Google documents Google My Business local ranking factors

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Google has updated their help page named Improve your local ranking on Google. Previously, the page had about five paragraphs of text around relevance, distance and prominence for ranking in the local results. Now, Google has vastly expanded the document.

The new document goes over the local 3-pack, how to be included in that pack, how Google does ranking in that local pack and more.

The document explains that you should aim to have as much data as possible about your local business in Google My Business and that you need to verify your business, post accurate hours, respond and manage your reviews and make sure to add photos. That helps people find your business in the local results.

But in terms of rankings, Google still outlines relevance, distance and prominence but expands on each of them. Here is the revised content:

Relevance

Relevance refers to how well a local listing matches what someone is searching for. Adding complete and detailed business information can help Google better understand your business and match your listing to relevant searches.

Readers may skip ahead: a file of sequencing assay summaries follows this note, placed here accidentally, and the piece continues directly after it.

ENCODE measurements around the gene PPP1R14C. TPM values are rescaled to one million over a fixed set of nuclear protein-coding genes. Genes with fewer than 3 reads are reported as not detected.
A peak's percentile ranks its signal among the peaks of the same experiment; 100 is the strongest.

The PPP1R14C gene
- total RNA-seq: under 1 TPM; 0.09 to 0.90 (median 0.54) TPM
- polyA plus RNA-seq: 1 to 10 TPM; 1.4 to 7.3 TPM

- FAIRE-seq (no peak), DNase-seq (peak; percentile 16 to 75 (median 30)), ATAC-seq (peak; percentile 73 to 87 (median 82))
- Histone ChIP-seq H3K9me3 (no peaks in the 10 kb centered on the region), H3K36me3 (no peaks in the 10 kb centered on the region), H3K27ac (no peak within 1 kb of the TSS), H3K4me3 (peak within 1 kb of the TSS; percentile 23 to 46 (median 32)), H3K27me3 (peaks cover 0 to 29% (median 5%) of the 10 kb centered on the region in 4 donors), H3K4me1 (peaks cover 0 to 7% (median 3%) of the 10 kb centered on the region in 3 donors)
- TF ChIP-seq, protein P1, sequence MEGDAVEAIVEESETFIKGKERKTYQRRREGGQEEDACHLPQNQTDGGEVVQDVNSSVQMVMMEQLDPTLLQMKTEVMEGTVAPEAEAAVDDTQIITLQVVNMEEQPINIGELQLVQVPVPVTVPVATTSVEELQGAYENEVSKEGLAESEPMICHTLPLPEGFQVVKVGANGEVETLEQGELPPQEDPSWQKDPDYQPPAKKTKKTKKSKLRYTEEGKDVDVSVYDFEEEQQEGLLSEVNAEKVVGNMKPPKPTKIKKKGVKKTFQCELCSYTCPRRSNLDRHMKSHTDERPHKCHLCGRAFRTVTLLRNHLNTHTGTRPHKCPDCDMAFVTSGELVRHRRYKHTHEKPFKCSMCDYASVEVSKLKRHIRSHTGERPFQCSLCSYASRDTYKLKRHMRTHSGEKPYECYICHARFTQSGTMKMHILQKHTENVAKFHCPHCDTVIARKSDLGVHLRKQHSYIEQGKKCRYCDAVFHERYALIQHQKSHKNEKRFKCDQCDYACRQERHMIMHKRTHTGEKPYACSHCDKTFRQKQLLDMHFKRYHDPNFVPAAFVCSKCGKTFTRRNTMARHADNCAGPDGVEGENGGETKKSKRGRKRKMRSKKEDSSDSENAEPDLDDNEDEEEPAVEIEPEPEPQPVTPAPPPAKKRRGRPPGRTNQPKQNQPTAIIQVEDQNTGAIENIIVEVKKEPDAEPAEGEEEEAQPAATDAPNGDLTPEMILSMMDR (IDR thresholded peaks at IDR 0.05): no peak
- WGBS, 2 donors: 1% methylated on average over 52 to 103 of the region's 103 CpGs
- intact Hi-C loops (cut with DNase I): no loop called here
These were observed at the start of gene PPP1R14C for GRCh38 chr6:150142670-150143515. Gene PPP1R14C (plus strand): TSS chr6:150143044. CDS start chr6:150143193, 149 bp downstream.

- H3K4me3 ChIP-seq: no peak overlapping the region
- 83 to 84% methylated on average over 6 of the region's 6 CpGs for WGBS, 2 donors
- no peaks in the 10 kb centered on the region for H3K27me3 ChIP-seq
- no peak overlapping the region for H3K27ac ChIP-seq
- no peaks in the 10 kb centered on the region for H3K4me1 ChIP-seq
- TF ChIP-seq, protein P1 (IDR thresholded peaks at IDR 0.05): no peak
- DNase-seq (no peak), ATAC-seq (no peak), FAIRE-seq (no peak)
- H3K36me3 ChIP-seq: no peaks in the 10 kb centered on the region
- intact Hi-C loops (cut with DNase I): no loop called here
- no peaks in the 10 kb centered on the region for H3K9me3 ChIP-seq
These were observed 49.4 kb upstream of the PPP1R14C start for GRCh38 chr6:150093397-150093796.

Distance

Just like it sounds: How far is each potential search result from the location term used in a search? If a user doesn’t specify a location in their search, Google will calculate distance based on what’s known about their location.

Prominence

Prominence refers to how well-known a business is. Some places are more prominent in the offline world, and search results try to reflect this in local ranking. For example, famous museums, landmark hotels or well-known store brands that are familiar to many people are also likely to be prominent in local search results.

Prominence is also based on information that Google has about a business from across the web (like links, articles and directories). Google review count and score are factored into local search ranking: More reviews and positive ratings will probably improve a business’s local ranking. Your position in web results is also a factor, so SEO best practices also apply to local search optimization.

There’s no way to request or pay for a better local ranking on Google. They do their best to keep the details of the search algorithm confidential to make the ranking system as fair as possible for everyone.

Here are before and after screen shots, if you want to compare the old document and the new document.

Mike Blumenthal was the first to spot this change.

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